One could say that the Western Nevada College baseball team has experienced the pitfalls of becoming a successful program for the first time.
James Nygren, who was going to be counted on heavily on the 2008 Wildcats pitching staff, has decided to transfer from WNC and enroll at Oregon State after the first of the. Nygren will join the two-time defending national champion Beavers' pitching staff this spring.
Nygren signed with the Beavers on the first day of the fall signing period earlier this month. But Wildcat coach D.J. Whittemore said Nygren signed with Oregon State with the understanding that he would at least play the 2008 season with WNC.
The decision by Nygren to play immediately with Oregon State is an interesting one. If Nygren had stayed at WNC, he could have been eligible for this summer's major league draft. There would have been a good chance that Nygren could have been taken high enough to make it worth his while to sign a pro contract.
But now that he's going to Oregon State, Nygren will have to be with the Beavers for three years before he's eligible for the draft.
"We just didn't feel like it was in James' best interest," said Whittemore about going to Oregon State immediately.
"I feel like he made a commitment to our program," Whittemore said. "We were under the assumption that he was going to be playing for us in the spring."
Whittemore, though, said he holds Oregon State just as responsible as Nygren. "I'm equally disappointed in both parties," Whittemore said. "We were given a commitment that they weren't going to recruit him to play this spring."
But that evidently changed when Nygren hit 95 miles an hour with his fastball while pitching this fall for WNC.
Oregon State hardly recruited Nygren, who's from Oregon, when he was in high school. "He played in their backyard for four years in high school," Whittemore said. "He wasn't good enough to walk on, he wasn't good enough to get a scholarship. It's disappointing."
Whittemore said evidently a player can transfer from a junior college to a four-year school during the middle of the school year without losing any eligibility. But he said he's been told that it's an "unwritten rule" for a four-year school not to recruit JC athletes to come to their program in the same school year.
And while he hasn't coached at the JC level that long, Whittemore said he's never heard of a JC baseball player transferring to play with a four-year school in the same school year. "To my knowledge it's the first time," Whittemore said.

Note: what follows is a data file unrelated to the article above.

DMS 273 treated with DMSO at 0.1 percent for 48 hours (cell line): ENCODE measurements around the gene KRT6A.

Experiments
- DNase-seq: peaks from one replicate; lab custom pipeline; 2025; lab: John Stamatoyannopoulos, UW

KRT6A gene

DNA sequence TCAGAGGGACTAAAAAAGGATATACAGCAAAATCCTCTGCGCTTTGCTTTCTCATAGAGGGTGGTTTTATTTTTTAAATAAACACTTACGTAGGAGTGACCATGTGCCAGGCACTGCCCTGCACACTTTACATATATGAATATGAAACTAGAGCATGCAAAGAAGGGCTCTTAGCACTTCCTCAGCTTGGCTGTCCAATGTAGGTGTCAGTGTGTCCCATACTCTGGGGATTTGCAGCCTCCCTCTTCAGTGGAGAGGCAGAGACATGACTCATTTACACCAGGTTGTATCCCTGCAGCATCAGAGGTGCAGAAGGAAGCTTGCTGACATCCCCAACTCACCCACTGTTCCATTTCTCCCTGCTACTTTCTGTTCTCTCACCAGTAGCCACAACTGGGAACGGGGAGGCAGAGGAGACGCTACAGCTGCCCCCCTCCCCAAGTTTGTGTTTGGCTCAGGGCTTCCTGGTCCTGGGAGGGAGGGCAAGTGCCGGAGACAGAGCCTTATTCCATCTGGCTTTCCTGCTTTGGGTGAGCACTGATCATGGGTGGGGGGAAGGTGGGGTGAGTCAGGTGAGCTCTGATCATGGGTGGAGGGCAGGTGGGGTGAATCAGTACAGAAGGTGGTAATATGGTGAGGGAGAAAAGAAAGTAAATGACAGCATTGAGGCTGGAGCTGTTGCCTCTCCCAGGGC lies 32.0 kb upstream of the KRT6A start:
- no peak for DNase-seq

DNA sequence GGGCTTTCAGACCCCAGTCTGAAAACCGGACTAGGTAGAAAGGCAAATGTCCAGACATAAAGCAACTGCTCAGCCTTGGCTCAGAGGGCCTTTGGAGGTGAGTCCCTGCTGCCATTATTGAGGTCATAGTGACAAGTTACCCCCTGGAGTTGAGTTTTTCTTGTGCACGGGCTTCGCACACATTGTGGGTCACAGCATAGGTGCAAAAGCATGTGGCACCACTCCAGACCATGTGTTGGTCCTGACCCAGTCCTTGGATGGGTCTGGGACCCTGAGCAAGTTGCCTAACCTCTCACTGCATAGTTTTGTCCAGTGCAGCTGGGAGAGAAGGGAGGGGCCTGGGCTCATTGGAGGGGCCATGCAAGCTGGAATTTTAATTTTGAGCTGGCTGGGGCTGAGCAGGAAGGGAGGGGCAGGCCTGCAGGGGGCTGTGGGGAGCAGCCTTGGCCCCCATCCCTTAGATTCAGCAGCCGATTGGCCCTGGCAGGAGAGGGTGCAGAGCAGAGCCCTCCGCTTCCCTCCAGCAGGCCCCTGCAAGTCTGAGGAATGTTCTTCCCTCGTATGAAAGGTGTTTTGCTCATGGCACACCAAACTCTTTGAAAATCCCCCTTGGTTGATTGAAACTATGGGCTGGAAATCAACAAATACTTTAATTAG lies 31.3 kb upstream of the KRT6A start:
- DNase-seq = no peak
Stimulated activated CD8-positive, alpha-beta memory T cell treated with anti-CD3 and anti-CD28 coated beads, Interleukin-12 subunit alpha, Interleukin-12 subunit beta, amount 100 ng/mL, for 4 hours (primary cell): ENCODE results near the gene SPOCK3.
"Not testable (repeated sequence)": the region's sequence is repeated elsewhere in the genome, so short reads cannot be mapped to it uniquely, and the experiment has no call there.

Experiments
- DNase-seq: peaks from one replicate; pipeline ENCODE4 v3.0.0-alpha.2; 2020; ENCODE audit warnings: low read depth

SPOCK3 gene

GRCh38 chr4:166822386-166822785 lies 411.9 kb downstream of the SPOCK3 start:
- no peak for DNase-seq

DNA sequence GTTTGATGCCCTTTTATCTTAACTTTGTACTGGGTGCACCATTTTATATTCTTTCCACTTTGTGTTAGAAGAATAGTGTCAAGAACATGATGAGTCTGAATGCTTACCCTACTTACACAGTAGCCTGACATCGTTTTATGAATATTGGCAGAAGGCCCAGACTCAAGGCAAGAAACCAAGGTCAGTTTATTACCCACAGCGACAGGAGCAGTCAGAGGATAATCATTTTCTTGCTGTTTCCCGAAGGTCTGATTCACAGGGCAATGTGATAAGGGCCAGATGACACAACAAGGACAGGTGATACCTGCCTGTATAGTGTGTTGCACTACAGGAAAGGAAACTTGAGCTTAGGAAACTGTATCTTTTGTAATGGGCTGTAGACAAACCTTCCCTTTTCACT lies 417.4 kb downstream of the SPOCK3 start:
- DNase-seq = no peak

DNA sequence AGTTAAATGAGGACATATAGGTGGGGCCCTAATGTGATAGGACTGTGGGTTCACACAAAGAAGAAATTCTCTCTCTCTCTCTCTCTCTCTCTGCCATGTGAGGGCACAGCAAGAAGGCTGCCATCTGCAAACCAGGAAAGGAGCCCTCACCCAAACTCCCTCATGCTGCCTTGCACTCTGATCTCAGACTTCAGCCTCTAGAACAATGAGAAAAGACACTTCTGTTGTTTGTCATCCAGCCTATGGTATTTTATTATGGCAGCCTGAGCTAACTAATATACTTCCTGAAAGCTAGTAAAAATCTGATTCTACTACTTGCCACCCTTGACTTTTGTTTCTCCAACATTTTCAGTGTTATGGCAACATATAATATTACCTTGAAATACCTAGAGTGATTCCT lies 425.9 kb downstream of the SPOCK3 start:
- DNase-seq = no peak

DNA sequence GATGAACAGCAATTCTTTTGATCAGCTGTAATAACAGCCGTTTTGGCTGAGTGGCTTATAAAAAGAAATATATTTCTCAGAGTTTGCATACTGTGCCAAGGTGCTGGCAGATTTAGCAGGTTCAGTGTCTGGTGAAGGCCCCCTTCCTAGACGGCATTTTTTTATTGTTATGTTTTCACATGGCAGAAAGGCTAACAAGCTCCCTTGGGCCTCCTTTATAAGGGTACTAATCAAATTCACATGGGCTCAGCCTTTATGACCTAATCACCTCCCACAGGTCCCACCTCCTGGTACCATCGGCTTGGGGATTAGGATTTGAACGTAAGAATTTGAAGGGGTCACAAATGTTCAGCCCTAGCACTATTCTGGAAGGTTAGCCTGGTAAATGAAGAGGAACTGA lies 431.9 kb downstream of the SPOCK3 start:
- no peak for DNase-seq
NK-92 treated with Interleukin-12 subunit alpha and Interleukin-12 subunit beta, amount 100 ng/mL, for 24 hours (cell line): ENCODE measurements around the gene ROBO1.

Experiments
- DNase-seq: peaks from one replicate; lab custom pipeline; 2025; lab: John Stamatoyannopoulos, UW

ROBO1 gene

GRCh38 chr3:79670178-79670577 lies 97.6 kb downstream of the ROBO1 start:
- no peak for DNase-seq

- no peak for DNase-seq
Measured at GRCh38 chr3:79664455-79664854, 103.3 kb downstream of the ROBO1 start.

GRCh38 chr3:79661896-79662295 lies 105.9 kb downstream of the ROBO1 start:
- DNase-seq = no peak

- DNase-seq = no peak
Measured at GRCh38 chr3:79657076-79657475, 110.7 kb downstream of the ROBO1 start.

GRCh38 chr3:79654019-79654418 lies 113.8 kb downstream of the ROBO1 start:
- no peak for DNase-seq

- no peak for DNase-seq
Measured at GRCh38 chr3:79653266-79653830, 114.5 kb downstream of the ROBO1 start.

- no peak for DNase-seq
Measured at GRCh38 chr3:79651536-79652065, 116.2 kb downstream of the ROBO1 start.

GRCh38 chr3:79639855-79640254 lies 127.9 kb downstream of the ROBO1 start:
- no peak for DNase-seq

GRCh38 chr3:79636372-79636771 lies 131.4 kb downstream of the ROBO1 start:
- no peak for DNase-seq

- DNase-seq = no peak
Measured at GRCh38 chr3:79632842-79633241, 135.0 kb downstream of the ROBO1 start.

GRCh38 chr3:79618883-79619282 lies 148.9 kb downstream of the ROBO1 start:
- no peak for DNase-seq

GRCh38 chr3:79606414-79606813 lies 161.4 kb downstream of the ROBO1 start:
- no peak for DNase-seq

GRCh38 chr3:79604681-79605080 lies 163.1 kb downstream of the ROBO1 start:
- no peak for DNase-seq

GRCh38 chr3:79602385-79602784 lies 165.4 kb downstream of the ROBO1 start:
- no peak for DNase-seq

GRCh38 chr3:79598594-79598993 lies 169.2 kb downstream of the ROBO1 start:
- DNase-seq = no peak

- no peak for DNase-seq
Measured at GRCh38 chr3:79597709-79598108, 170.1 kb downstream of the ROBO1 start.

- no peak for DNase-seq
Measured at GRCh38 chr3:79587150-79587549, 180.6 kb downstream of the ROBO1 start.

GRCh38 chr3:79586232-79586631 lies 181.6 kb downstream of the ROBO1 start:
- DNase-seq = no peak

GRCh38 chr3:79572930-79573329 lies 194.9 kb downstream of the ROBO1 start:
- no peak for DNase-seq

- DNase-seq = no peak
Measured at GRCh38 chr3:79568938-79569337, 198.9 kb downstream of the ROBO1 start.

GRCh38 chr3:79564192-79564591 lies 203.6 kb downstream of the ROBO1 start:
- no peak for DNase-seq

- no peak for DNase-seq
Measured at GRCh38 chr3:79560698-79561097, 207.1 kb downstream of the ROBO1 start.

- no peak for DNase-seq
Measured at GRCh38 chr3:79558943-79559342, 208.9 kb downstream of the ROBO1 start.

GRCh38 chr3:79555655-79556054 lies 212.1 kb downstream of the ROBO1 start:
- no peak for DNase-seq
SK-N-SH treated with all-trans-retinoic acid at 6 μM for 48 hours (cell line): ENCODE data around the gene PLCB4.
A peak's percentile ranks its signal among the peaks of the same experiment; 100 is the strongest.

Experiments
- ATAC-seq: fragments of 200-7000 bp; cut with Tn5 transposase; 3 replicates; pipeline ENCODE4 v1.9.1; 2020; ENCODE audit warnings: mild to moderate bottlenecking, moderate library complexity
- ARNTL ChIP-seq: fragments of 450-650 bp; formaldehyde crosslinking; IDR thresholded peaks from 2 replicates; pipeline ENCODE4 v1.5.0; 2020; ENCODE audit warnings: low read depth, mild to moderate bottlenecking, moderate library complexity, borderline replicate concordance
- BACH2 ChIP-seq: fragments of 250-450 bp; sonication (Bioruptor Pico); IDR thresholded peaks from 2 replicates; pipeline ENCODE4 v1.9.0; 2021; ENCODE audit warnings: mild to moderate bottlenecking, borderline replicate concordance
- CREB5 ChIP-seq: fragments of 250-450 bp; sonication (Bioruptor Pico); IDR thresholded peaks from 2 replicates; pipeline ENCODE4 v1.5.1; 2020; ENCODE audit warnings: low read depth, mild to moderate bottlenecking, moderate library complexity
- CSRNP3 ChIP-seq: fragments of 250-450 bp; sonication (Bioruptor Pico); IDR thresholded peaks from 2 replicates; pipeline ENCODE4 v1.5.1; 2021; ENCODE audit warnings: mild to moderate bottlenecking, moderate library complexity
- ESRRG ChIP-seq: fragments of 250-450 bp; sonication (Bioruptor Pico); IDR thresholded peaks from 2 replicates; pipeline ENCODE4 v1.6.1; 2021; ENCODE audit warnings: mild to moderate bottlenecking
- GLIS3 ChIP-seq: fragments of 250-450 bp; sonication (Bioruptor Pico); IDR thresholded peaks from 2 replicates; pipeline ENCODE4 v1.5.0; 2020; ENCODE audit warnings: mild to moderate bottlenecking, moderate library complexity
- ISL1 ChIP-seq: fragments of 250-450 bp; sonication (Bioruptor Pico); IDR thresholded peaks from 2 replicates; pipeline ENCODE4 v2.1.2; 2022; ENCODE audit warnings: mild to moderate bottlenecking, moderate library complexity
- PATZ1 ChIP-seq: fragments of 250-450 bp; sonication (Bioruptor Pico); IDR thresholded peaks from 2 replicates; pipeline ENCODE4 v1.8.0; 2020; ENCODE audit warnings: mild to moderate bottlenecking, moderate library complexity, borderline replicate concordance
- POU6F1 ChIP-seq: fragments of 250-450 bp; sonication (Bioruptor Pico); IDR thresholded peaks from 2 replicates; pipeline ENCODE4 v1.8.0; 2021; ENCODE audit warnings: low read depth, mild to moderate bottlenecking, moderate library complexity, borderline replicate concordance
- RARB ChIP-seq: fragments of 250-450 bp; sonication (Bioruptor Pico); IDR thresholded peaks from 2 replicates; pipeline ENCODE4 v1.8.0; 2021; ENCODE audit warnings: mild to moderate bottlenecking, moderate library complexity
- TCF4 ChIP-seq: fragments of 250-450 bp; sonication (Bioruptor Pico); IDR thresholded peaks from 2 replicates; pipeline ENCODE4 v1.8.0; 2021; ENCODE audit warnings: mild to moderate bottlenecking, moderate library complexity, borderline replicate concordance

Whittemore also admitted this kind of thing is becoming the nature of the beast in big-time college athletics. "It's just the win at all costs attitude of major college sports," he said.
Evidently, Oregon State believes that Nygren will be good enough to pitch on weekends this spring even though the program has a total of about 20 pitchers, Whittemore said. "It baffles me," said Whittemore on why Oregon State would need one more pitcher that soon with so many on staff.
But Whittemore admitted that this episode can't affect his program's relationship with Oregon State as its highly likely the program will be recruiting WNC players in the future.
"I'm not going to let this affect the way we feel about them," Whittemore said. "I'm in the business of building relationships, not burning bridgets. We'll let bygones be bygones. But it leaves a bad taste in my mouth."
And Whittemore admitted Nygren's departure will affect his program. Nygren was being groomed in the fall to be the team's closer. Now WNC will have to adjust how it will use its bullpen.
Western Nevada also still has a talented pitching staff that includes Kyle Farrell and Kyle Starratt, both of whom had strong falls and likely will be at the front end of WNC's starting rotation.
Another key pitcher should be Josh Moody, who had arm trouble at the end of last summer and didn't see any action in the fall. But Whittemore said Moody worked hard during the fall and has bulked up by 15 pounds.
"He's someone we have high hopes for and high expectations for," Whittemore said. "I have all the confidence in the world in our pitching staff. We're going to be fine."